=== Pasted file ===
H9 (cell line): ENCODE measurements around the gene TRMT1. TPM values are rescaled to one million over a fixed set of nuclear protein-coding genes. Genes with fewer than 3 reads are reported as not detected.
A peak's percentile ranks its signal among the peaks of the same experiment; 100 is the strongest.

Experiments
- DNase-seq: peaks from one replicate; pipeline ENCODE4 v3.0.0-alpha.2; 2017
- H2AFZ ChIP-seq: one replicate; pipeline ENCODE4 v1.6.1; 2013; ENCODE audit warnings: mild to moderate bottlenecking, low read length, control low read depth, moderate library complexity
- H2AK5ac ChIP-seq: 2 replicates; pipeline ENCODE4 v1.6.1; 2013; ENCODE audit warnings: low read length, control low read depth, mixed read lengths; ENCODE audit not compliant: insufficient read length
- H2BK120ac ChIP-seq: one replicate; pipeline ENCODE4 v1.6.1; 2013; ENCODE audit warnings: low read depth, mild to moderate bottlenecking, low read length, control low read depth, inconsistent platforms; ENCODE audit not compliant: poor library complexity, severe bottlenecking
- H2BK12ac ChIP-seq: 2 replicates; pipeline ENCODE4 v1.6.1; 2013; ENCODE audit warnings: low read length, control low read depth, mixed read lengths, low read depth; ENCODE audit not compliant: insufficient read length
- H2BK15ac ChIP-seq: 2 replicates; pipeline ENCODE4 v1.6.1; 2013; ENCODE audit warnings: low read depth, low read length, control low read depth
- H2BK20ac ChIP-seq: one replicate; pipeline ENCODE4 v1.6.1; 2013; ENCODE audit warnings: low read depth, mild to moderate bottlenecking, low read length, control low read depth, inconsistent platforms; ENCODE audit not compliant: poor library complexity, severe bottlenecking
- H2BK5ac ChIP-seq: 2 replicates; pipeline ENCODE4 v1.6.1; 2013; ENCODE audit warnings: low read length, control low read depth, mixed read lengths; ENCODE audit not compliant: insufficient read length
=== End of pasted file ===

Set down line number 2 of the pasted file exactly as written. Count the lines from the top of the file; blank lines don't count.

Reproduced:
A peak's percentile ranks its signal among the peaks of the same experiment; 100 is the strongest.